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Title: Exploring the role of conformational dynamics in the regulation of tyrosine kinases
Author: Lovera, S.
ISNI:       0000 0004 8503 3521
Awarding Body: UCL (University College London)
Current Institution: University College London (University of London)
Date of Award: 2016
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Tyrosine kinases (TKs) are a family of signalling proteins of great pharmaceutical im- portance, as they are involved in the regulation of most cellular pathways. TKs catalytic activity is strictly regulated by conformational changes and post-translational modifi- cations, and their deregulation is involved in numerous human diseases, ranging from cancer to autoimmune diseases. Among tyrosine kinases, Abl and Src are of particular interest for cancer research. The Abl domain in the BCR-Abl fusion protein is the main cause of chronic myeloid leukemia, and it was the target of the first successful anti- leukemic therapy, the powerful kinase inhibitor imatinib. We now know that imatinib effectively inhibits BCR-Abl, as well as Kit and Lck kinases, by binding to a specific inactive state, in which the conserved Asp-Phe-Gly motif (DFG) assumes a peculiar "out" conformation. Still, there are many questions on its mode of action. For instance, other TKs with an extended identity with Abl (such as Src, which has 45% sequence identity) bind much less strongly to imatinib, in spite of very similar binding mode. Moreover, the mode of action of drug-resistant mutations that induce imatinib resis- tance and cause an increasing number of relapses in patients under treatment, is still poorly understood. Understanding the molecular mechanisms responsible for the ob- served differences in imatinib activity, is essential for the development of new selective anticancer drugs. In this thesis, by using computational and experimental approaches, I have investigated the reasons leading to drug resistance and the differential binding affinity in homologous TKs. A combination of enhanced sampling molecular dynam- ics simulations (such as parallel tempering metadynamics or PTmetaD) were used to reconstruct and compare the free energy landscape associated with the relevant con- formational changes. Mutagenesis and isothermal titration calorimetry were used to validate the computational results.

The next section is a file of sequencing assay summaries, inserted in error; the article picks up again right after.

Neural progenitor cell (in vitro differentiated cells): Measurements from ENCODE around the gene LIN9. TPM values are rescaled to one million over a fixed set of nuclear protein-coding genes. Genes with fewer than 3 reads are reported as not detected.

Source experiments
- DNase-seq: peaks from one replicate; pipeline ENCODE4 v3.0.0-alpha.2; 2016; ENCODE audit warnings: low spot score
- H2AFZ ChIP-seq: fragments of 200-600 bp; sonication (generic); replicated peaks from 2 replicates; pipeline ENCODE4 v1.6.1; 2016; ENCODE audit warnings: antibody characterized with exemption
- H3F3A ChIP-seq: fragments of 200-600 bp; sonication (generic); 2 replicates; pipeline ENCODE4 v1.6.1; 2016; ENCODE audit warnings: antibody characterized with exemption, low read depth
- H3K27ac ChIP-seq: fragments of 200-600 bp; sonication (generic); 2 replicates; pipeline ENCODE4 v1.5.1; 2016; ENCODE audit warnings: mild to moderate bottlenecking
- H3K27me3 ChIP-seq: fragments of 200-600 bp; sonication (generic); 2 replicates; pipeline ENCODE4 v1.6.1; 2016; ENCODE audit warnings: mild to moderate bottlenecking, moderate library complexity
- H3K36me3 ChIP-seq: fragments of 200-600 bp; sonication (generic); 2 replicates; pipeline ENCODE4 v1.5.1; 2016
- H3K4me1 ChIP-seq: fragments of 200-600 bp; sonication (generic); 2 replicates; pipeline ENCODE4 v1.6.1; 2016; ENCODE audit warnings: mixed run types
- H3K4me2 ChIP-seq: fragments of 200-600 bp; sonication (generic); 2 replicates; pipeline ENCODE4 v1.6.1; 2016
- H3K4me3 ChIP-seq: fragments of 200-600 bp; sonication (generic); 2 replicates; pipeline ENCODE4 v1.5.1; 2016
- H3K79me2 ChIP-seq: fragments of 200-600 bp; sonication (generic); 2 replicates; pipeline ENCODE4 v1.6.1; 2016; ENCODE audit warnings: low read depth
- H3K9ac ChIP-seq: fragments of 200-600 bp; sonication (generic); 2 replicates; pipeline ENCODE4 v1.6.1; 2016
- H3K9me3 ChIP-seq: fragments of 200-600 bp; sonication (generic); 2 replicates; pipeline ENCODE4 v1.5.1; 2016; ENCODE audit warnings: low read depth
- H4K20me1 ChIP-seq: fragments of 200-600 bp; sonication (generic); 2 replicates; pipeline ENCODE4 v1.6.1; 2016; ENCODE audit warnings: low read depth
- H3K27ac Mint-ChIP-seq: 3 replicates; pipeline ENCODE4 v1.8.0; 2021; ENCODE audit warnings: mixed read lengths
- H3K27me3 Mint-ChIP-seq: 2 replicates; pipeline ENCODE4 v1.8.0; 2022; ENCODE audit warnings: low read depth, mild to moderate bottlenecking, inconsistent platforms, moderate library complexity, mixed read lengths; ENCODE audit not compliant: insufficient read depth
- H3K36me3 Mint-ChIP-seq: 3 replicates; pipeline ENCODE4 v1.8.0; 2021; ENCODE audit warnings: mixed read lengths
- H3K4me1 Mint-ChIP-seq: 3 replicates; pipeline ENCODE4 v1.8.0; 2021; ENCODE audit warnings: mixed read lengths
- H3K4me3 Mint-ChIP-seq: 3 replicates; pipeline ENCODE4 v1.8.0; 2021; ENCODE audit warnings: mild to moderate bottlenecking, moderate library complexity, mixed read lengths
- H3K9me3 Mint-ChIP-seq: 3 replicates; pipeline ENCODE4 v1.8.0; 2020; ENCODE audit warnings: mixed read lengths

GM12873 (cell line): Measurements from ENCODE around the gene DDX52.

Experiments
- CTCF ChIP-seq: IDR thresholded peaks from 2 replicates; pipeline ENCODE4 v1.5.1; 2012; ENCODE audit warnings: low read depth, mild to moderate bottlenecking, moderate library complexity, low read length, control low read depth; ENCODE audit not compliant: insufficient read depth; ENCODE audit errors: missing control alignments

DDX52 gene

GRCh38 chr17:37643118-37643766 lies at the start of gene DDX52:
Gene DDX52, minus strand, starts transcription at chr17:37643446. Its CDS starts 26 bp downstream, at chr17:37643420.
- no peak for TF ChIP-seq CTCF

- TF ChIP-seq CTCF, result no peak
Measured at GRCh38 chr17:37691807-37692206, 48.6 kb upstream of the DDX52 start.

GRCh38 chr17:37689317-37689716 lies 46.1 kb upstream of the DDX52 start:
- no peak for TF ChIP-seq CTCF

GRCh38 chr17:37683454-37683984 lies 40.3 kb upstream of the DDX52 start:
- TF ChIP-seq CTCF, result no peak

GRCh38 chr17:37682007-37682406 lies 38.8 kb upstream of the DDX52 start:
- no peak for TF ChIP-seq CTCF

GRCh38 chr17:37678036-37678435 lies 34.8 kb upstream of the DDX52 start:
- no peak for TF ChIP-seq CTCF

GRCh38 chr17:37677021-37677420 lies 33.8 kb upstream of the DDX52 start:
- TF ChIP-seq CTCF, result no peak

Supervisor: Gervasio, Francesco Luigi Sponsor: Not available
Qualification Name: Thesis (Ph.D.) Qualification Level: Doctoral
EThOS ID:  DOI: Not available